Yes, you’d need to call it with something like ["-u", "username", "-l", "127.0.0.1"].iter() (or some other code that produces a similar iterator). I deliberately skipped writing out that part because doing it right is inherently complex, like @H2CO3 mentioned. For a simple project, str::split_whitespace() will get you pretty far, but there’s not a great path to go from there to a more complete soluton.

If so, could I just pass it the arguments like "parse_args(&ip, &fexec);" from read_it function I posted earlier?

That function is designed to replace and be a more robust version of what you wrote originally. Instead of assuming that options and their arguments will alternate, it reads an option from the iterator and then takes as many parameters as that option calls for. It is also roughly equivalent to what clap’s get_matches_from will do, except that clap produces its own generic result object.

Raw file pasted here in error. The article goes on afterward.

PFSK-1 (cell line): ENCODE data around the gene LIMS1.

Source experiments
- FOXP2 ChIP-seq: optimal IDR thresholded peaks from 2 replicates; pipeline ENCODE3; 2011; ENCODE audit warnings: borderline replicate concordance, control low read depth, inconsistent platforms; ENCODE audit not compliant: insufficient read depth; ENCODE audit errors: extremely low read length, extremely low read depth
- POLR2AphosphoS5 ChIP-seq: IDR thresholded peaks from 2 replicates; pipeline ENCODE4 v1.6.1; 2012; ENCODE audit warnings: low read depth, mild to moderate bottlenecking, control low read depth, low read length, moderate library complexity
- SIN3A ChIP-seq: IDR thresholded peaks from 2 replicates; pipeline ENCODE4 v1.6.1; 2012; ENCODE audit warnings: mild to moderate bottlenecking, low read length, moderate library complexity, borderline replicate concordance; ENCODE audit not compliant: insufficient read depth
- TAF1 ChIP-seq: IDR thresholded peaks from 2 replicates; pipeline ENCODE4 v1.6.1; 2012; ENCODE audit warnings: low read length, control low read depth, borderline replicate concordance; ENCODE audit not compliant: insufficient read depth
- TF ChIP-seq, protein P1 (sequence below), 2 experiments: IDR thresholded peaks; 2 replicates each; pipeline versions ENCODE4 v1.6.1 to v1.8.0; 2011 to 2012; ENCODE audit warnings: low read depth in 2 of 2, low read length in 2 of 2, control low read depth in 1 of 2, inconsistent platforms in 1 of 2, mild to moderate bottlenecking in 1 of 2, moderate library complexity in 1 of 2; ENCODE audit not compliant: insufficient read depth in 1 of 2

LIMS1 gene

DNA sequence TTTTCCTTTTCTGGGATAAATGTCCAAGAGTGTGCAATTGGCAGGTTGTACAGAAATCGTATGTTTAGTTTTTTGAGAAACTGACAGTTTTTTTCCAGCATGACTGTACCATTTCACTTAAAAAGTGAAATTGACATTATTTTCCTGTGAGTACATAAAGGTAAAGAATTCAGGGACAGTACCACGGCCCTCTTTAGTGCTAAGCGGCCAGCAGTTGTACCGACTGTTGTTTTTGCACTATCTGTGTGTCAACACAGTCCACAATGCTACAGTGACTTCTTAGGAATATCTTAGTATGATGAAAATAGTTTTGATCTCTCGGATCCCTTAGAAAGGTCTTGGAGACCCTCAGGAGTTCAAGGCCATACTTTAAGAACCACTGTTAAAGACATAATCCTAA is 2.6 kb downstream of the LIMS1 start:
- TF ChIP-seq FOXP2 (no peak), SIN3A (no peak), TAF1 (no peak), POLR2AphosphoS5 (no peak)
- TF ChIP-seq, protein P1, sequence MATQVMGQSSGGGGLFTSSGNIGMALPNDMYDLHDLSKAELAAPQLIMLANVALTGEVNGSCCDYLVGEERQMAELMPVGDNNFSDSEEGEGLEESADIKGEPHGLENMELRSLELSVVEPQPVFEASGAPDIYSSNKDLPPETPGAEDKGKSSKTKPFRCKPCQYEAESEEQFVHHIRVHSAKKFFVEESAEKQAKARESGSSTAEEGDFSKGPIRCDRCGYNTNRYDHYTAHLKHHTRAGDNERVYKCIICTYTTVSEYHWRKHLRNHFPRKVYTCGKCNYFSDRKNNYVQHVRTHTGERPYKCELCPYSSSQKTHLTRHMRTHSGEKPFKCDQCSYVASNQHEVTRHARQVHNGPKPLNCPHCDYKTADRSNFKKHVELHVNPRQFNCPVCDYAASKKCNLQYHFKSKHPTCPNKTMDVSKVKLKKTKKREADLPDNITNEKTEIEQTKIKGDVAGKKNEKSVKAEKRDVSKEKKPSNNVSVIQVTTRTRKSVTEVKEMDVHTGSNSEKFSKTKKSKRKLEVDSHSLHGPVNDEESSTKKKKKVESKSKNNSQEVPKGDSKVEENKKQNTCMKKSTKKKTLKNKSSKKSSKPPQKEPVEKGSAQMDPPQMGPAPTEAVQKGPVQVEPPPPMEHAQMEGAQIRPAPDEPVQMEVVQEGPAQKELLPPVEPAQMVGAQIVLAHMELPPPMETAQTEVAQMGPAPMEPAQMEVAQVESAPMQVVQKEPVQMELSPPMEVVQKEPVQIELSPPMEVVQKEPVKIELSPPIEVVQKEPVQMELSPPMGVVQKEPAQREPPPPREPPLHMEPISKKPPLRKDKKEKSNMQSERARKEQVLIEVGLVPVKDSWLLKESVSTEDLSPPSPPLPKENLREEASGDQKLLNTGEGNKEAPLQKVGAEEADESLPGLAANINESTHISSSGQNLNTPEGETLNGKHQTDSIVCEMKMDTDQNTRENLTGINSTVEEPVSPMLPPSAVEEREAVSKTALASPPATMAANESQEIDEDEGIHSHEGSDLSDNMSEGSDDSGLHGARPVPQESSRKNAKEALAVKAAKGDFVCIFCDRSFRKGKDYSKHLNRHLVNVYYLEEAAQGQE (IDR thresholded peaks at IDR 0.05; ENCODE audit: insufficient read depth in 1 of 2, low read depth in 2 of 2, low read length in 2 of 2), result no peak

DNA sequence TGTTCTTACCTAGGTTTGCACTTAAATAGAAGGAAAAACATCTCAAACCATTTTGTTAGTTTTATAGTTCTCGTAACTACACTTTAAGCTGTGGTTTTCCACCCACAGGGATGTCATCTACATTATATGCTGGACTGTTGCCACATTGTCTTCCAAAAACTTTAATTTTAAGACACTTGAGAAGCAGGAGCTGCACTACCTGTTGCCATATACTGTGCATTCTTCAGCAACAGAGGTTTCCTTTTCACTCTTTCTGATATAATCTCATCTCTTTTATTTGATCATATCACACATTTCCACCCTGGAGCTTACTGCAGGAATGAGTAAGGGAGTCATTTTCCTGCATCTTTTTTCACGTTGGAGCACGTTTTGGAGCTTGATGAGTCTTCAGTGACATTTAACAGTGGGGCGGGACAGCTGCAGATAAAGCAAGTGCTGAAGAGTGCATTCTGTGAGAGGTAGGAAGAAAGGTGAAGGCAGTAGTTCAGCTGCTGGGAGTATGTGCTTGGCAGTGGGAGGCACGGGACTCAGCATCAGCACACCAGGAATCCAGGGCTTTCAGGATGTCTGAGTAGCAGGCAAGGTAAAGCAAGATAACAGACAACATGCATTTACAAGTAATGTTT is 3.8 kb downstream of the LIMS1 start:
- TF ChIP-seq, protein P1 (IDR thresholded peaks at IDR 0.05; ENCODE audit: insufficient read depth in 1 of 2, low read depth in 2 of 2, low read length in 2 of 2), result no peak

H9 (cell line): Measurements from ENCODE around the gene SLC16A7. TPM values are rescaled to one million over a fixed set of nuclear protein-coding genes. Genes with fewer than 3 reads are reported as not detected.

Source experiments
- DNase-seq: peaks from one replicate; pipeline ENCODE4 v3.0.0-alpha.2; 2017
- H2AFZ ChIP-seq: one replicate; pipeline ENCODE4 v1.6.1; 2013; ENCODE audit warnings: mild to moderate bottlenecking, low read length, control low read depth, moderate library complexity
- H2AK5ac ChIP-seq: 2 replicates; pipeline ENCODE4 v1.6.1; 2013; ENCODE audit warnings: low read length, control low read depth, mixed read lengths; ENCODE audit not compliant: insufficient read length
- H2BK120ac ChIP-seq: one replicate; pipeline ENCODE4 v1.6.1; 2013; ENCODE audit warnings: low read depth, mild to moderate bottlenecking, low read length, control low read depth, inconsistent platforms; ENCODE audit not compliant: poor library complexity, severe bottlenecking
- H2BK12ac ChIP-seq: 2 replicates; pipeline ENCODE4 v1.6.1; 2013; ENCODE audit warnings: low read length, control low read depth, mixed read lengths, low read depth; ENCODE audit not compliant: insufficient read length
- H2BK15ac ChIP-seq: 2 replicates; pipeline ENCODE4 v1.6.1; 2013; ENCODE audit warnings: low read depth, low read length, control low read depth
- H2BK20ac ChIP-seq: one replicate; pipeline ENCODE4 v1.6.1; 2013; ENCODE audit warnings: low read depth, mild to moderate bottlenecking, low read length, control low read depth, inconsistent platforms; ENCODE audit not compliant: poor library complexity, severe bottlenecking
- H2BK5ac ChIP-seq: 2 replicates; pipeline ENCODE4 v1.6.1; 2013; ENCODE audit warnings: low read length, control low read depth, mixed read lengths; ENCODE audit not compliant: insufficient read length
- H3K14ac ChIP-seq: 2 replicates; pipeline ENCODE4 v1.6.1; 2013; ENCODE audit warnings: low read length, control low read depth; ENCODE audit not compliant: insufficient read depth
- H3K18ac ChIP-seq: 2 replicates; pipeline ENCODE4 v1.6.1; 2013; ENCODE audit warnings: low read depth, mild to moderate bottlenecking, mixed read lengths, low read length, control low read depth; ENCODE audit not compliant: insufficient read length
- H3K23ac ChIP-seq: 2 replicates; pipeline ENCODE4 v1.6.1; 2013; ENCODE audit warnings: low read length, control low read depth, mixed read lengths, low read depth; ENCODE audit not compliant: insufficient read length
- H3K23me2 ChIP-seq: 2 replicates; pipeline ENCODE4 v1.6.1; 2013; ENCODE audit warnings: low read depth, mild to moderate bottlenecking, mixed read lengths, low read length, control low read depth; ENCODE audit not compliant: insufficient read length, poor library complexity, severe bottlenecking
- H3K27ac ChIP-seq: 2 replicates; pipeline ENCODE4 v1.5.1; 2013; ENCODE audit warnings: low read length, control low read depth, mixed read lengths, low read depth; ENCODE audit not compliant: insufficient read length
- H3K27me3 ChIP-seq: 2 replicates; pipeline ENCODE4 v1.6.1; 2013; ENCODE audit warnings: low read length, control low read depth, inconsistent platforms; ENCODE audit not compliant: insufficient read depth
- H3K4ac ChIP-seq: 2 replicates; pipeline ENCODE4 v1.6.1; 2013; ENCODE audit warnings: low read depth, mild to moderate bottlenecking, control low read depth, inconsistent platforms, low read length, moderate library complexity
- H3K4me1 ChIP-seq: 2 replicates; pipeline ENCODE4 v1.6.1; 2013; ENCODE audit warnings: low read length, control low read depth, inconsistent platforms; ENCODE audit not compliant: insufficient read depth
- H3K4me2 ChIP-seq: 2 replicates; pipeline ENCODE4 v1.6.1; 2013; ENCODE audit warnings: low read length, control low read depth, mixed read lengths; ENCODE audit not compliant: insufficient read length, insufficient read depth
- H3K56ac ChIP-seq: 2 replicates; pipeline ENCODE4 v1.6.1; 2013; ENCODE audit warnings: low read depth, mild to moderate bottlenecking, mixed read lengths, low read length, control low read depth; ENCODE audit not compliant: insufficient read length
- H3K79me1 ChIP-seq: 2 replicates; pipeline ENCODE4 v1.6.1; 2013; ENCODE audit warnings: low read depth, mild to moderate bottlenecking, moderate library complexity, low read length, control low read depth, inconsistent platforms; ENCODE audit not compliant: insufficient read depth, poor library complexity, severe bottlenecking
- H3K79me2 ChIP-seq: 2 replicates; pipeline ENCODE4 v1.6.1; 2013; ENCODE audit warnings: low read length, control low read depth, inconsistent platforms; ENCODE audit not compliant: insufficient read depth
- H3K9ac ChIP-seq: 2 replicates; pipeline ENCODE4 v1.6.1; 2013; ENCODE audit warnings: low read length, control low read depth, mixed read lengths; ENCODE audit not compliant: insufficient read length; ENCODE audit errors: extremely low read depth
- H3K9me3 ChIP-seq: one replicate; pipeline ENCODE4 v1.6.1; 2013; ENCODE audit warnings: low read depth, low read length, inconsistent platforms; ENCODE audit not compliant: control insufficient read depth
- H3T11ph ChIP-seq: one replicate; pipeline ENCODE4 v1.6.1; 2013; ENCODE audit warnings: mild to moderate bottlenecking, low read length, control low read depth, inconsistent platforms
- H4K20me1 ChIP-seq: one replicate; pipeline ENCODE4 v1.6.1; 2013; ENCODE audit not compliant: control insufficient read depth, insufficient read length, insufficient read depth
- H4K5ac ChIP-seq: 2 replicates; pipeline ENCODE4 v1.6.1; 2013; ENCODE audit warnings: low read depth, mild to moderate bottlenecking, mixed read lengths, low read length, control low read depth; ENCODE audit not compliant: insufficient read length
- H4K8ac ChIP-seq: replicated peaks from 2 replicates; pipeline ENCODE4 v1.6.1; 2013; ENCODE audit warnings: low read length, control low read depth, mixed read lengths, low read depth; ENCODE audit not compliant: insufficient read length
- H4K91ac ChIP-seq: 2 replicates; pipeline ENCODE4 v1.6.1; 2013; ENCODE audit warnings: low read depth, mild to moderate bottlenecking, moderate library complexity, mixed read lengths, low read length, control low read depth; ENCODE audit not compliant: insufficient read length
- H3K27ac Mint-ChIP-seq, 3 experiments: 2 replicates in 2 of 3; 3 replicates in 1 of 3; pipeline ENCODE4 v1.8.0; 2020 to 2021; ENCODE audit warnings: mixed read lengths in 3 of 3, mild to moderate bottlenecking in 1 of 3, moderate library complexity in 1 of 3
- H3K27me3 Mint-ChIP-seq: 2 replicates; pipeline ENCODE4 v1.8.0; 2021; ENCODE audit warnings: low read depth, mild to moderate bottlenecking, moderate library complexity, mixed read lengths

I would assume if it reads in with clap, I won't need to break up the lines with split.

This is unfortunately not the case. clap only works with arguments after they’ve been pre-parsed into separate strings. That’s usually done by the shell when invoking your program; if you’re getting arguments from somewhere else, you’ll need to break them up yourself somehow.

If you’re using clap, yes; that’s how you configure it. It should be possible to share the configuration code between both paths of reading arguments, but I’m not familiar enough with clap to advise you here.

The function I posted writes all of this in the program text itself, and then produces a struct with members u, l, w, ... that you can access like parse_result.u. They’re all Options, so you’ll need to use match, unwrap, or similar to handle some being missing.